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Blauser was nearly left exposed by the Braves in the 1992 expansion draft (the club lost Vinny Castilla, Armando Reynoso and David Neid instead) but rewarded his club's confidence with a breakout season in 1993. Appearing in 161 games at short, he earned his first trip to the All-Star Game while hitting .305 with 15 homers and 73 RBIs. It marked the first time in his professional career that he had reached .300, becoming the first Braves shortstop to do so since Alvin Dark in 1948.
Three seasons passed before Blauser made another All-Star appearance. During that time he struggled with injuries and faced the wrath of Braves fans, many of whom enunciated their disappointment with heckles from the stands. In 1995, Blauser hit .211 and was replaced on the World Series roster by Ed Giovanola as the Braves won their first championship since 1914. In 1996, he made 23 errors and spent nine weeks on the DL.
But in 1997, Blauser won back the respect of Braves fans -- and an All-Star starting assignment at short. Healthy again, he set personal bests with a .308 average and 17 homers and led all NL shortstops with 70 runs batted in. Baseball Weekly, noting Blauser's rapid return to Atlanta's good graces, wrote that it seemed "as if he suddenly was cured of leprosy."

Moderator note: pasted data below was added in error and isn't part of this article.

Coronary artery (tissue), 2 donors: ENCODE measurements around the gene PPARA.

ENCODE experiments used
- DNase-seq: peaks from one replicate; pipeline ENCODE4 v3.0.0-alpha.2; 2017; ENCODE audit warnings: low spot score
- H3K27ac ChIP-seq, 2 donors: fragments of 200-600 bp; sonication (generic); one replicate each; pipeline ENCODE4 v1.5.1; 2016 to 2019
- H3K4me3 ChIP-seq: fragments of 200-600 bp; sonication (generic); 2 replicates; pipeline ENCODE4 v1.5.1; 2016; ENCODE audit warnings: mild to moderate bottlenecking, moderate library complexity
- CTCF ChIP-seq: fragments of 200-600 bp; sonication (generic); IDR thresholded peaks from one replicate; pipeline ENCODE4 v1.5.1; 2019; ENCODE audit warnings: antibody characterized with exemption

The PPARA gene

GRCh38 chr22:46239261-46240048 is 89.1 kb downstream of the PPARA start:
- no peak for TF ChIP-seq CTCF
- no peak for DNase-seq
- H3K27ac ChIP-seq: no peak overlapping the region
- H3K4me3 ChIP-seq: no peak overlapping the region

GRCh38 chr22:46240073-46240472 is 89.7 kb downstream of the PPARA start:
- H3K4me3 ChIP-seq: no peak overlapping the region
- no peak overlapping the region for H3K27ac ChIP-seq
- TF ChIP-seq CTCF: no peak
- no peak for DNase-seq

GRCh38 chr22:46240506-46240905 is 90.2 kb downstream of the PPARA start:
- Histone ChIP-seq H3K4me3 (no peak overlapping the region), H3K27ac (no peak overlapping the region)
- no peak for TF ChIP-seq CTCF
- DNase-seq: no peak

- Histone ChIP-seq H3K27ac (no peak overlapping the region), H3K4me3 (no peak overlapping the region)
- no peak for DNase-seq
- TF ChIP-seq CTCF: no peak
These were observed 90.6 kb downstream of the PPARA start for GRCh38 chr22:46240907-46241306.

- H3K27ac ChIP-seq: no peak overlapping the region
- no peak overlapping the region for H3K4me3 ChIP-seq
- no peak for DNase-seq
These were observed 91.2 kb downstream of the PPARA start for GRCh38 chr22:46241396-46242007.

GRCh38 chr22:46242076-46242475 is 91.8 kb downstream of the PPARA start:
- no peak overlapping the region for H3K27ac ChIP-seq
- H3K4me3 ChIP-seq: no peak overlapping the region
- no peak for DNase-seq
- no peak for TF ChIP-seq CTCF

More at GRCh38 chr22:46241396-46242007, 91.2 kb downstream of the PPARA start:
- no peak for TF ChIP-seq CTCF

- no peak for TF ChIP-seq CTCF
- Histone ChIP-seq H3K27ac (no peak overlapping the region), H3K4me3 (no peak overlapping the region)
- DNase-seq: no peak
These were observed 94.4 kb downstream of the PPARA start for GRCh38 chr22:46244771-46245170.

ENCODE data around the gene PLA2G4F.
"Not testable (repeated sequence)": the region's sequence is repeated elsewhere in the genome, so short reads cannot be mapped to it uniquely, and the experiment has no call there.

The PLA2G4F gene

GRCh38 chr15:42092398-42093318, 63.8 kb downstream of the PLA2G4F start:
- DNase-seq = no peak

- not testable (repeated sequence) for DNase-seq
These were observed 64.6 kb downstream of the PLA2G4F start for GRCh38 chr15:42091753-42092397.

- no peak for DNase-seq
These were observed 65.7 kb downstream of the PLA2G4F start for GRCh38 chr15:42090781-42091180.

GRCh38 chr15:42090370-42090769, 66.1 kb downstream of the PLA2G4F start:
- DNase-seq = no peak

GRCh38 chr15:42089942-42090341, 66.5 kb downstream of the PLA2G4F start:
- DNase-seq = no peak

Buoyed by his career year, Blauser signed a lucrative deal with the Chicago Cubs to replace Shawon Dunston as the club's everyday shortstop in 1998. But an elbow injury prevented Blauser from taking advantage of Wrigley Field's cozy dimensions, and the veteran shortstop, often booed by Cubs fans, finished his first season in the Windy City with a .219 average and just four home runs. Despite offseason surgery, Blauser again struggled with injuries in 1999 and was released in October. (JGR)